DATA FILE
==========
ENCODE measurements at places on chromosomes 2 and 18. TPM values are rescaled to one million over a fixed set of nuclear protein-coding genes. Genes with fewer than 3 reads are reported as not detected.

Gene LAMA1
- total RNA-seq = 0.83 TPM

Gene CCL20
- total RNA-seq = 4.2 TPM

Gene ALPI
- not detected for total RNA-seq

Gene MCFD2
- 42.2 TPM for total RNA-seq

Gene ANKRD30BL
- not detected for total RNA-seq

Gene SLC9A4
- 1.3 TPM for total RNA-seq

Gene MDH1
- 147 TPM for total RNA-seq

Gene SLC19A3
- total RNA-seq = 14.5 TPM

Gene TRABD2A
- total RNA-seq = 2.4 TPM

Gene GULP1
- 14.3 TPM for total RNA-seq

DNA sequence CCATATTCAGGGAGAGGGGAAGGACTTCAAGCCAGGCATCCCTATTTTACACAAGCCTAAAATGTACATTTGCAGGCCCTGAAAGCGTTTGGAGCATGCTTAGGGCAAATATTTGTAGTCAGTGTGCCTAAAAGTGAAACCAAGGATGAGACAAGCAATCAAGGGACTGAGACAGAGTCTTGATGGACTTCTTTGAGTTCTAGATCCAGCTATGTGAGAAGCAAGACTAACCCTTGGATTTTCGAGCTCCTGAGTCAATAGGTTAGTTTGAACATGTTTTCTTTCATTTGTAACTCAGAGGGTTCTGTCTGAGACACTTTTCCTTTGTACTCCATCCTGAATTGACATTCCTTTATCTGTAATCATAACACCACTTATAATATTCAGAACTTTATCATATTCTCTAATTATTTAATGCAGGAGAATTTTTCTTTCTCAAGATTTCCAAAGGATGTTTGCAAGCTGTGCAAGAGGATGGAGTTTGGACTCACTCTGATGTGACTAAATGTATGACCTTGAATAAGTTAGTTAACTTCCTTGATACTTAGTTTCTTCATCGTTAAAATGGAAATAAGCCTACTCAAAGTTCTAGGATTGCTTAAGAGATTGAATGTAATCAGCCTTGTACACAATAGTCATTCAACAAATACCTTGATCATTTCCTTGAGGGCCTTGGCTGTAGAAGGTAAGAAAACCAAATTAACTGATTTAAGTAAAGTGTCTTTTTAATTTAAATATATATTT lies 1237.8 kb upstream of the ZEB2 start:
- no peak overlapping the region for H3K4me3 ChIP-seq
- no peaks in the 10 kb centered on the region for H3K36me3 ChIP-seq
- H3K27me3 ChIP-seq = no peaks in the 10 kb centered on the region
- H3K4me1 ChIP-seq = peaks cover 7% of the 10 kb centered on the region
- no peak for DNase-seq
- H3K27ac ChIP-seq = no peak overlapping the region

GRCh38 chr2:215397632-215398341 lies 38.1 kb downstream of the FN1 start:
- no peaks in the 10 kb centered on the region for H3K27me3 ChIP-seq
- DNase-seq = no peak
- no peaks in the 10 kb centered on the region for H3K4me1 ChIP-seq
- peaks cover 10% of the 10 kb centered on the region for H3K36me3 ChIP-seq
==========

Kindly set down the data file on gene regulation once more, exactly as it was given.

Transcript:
ENCODE measurements at places on chromosomes 2 and 18. TPM values are rescaled to one million over a fixed set of nuclear protein-coding genes. Genes with fewer than 3 reads are reported as not detected.

Gene LAMA1
- total RNA-seq = 0.83 TPM

Gene CCL20
- total RNA-seq = 4.2 TPM

Gene ALPI
- not detected for total RNA-seq

Gene MCFD2
- 42.2 TPM for total RNA-seq

Gene ANKRD30BL
- not detected for total RNA-seq

Gene SLC9A4
- 1.3 TPM for total RNA-seq

Gene MDH1
- 147 TPM for total RNA-seq

Gene SLC19A3
- total RNA-seq = 14.5 TPM

Gene TRABD2A
- total RNA-seq = 2.4 TPM

Gene GULP1
- 14.3 TPM for total RNA-seq

DNA sequence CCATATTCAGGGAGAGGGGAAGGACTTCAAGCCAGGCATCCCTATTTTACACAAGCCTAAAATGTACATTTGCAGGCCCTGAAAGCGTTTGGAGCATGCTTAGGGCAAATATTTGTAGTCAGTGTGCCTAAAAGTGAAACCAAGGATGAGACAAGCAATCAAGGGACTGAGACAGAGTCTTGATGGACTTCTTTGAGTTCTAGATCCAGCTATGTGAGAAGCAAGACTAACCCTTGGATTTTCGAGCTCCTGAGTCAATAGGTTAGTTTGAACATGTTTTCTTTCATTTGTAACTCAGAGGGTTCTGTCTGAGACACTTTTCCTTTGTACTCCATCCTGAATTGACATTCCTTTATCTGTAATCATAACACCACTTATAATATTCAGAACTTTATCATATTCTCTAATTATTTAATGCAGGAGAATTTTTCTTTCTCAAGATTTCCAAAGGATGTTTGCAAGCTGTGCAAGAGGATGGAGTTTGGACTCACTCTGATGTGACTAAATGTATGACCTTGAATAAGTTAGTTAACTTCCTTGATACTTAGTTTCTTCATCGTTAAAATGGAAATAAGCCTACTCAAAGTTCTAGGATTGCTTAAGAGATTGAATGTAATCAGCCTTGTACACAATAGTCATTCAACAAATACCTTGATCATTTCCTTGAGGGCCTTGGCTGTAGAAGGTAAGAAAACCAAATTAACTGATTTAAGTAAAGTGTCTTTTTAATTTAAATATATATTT lies 1237.8 kb upstream of the ZEB2 start:
- no peak overlapping the region for H3K4me3 ChIP-seq
- no peaks in the 10 kb centered on the region for H3K36me3 ChIP-seq
- H3K27me3 ChIP-seq = no peaks in the 10 kb centered on the region
- H3K4me1 ChIP-seq = peaks cover 7% of the 10 kb centered on the region
- no peak for DNase-seq
- H3K27ac ChIP-seq = no peak overlapping the region

GRCh38 chr2:215397632-215398341 lies 38.1 kb downstream of the FN1 start:
- no peaks in the 10 kb centered on the region for H3K27me3 ChIP-seq
- DNase-seq = no peak
- no peaks in the 10 kb centered on the region for H3K4me1 ChIP-seq
- peaks cover 10% of the 10 kb centered on the region for H3K36me3 ChIP-seq